"I do hope that you brought something with you to read on the train to Bath," Mr. H went on, "I don't want to spend the whole time talking. I prefer to read on train journeys."
I assured him that I did, indeed, have something to read. I always have a couple of books with me whenever I go away. It's a habit. Most of the time I don't even read those books as I end up buying others in random bookstores. He needn't have worried. For this train ride I also brought a diary along. It is electric blue and lists the date and gives the writer several lines to express something. It's actually more of a appointment diary, but I use it not only to record meetings and other outings, but also to make observations of things that are both consequential and terribly insignificant.
Mr. H saw the diary at some point and asked about it. I could tell he restrained himself from asking more pointed questions about its contents; so he was of course left to wonder how big of a part he played in the notes I was taking. He watched me write as we sat in a pub waiting for the train to Bath be called.
I wrote a brief entry about how I had trouble keeping up with Mr. H in our walk through London to get anywhere. Museums. Train stations. A play. He was his own Ares and Hermes rolled into one. And I was often left in the dust.
That day, on the way to Bath, he had a singular path in mind and marched me through the cold and wind and snow to get us to Paddington frightfully early. He would walk quickly forward complaining that I couldn't properly keep up and that our relative walking speed had nothing to do with our height difference and everything to do with me, and my relative fitness. This comment was first uttered while I was racing along in heels (albeit small ones) on my first night in town. I restrained my urge to kill him a few times and I even told him I hated him once after I climbed one hundred ninety three steps in those same heels. I was sure to point out that I was not always sure of where I was going, and didn't feel as comfortable jaywalking in that city. My instinct is still to look the wrong way on London streets, and I recognize that instinct as a somewhat dangerous reflex.
Although he would bound ahead from time to time, he was easy to spot, and so I eventually felt no inclination to fight to keep up with him especially if his lead or he had become annoying to me. I knew that I was neither a needy teenager, a puppy, nor was I one of his mates. And with that, I happily resumed a fairly normal pace.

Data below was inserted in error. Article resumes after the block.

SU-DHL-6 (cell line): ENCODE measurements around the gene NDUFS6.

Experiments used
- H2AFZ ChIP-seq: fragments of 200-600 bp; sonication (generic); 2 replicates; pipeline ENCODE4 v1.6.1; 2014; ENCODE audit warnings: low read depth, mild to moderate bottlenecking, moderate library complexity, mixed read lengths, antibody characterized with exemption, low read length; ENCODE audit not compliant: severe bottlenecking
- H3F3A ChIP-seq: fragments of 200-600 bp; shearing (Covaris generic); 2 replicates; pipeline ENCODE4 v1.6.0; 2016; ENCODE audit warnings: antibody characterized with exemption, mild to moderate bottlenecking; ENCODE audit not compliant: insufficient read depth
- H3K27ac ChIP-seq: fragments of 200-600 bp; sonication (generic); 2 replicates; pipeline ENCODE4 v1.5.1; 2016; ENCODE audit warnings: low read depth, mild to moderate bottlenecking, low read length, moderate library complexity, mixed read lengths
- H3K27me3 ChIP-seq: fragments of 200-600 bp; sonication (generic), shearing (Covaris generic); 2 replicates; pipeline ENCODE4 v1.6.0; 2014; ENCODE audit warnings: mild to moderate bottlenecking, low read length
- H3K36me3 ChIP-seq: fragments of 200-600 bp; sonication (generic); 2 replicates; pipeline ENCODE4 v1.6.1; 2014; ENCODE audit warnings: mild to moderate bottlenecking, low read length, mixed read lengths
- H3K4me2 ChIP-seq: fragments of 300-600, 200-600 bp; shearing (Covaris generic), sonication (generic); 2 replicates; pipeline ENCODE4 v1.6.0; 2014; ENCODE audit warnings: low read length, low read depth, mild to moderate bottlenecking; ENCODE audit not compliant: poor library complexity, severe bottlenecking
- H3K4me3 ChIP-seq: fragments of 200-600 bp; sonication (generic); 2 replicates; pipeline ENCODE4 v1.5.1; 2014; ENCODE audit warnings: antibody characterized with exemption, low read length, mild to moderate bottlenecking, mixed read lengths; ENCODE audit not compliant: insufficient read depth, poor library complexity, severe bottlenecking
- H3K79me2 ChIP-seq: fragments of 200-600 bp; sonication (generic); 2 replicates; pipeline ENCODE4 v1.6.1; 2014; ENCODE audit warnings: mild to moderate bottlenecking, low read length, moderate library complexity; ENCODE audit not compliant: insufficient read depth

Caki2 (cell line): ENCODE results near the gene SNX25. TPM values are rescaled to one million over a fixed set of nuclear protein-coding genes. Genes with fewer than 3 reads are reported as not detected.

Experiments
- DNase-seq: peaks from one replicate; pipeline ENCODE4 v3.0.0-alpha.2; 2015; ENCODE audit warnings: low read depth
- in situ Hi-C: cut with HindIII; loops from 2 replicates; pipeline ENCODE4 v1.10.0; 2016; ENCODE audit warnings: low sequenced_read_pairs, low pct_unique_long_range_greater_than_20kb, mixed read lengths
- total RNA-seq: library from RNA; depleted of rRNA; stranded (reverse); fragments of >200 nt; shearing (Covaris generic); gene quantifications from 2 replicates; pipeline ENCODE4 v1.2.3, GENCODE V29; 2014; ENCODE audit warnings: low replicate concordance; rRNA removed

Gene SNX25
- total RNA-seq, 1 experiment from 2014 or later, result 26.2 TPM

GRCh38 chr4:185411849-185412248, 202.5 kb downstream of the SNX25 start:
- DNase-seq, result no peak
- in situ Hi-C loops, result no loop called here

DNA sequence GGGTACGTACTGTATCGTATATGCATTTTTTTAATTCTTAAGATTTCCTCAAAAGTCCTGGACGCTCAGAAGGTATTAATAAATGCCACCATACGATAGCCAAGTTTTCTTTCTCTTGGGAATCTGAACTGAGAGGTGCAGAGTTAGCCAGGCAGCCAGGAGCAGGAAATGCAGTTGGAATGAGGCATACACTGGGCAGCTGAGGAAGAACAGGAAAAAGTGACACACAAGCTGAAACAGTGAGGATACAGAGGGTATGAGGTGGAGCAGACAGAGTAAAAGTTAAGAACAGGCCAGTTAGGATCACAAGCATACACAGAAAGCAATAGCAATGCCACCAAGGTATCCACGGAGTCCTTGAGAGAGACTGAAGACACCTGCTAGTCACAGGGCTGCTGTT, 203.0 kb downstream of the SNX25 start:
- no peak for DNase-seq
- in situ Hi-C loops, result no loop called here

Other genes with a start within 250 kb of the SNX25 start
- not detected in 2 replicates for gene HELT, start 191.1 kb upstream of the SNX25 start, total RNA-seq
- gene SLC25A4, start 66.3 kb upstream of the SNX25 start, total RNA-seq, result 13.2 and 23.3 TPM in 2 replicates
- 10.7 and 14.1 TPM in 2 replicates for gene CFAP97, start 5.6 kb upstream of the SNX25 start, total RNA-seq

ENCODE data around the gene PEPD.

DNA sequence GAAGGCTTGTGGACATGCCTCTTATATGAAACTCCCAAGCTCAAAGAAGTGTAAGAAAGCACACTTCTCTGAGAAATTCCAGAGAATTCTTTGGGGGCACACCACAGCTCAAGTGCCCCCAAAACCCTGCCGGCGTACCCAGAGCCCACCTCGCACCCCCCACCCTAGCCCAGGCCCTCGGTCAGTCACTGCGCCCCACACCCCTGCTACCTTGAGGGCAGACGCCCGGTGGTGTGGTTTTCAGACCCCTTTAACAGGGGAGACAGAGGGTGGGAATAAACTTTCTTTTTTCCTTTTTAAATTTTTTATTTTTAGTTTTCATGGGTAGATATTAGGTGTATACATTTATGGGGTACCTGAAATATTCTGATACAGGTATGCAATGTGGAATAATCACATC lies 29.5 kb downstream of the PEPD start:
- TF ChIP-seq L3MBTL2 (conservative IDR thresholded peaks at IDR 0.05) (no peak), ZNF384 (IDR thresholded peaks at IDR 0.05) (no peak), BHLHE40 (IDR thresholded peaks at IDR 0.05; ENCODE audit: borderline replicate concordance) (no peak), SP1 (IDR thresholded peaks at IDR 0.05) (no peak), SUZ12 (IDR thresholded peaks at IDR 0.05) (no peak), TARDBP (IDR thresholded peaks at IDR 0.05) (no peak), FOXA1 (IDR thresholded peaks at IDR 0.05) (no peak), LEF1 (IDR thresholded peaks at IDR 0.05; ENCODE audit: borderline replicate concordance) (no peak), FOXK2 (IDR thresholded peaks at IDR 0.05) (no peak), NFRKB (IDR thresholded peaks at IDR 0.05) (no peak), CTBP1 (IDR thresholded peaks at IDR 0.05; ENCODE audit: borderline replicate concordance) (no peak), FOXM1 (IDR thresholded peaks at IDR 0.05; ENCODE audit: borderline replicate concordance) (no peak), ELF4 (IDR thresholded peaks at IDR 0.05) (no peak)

He continually pointed out that he'd do his best to slow down, but it wasn't in his nature to walk so slowly--which in my defense, really wasn't that slow. And yet, he would turn around to make sure that I wasn't lost or missing, "because I worry about you," he insisted.
But again, at Paddington, when the train was called, he darted off again, leaving me to chase him through the station and through the train to our seats.
Once I sat down, I was marvelously happy to be against the window.
"Do you want tea or fruit or a sandwich?" he asked before we got settled.
Mr. H got up extra early that morning to make his famous bacon sandwiches and a thermos full of tea. Watching him make preparations for our outing was quite endearing. He assured me that we'd be hungry on our the way and explained that travel always made him hungry. "It is simply Pavlovian," he insisted. He attributed this to journeys he'd made as a child with his family, and to his mother's efforts to make the travel as easy as possible.
It was small moments like these that reminded me how much I had yet to learn about Mr. H.
"No thank you. I'm not that hungry. We just ate."
"I know, but are you sure? Do you need anything else? Would you like my copy of The Economist?"
"No, really. I'm fine."
In his effort to make me feel comfortable, Mr. H attempted to engage me in conversation for a good part of the train ride. At first I didn't have the heart to tell him, that for me, train rides are as close to a spiritual journey as I take in any given year. I may read or write, but mostly, I enjoy watching the countryside blow past me while I listen to music. I had a set list all picked out. And because I was there during England's big snow, there was so much to see. A land covered in white and ice.
"You know that you're a very handsome man," I offered, "but you're even handsomer when you're quiet."
I knew of no other way to get him to let himself and me enjoy the contemplation that accompanies the rails.
"Am I talking too much?"
And then after a brief conversation about his shirt and sweater and its relative attractiveness there was finally a contented quiet.
We reached Bath, after nearly missing the stop because the train ride was so enjoyable. There was more ice and snow and cold than anything I've ever experienced in England. At the entrance of the train station Mr. H announced, "Should we get separated, let us meet here at half past six before the train departs."
"What makes you think we'll get separated? Are you worried that I'll get annoyed and run away?"
"I am talking too much."
"There's no need to worry about that now. This should be fun."
photo: (streets of bath. taken by me, but mostly thanks to a wonderfully edited holga-ish photo. Brava to Jenni's suggestion that I look at picknik.com)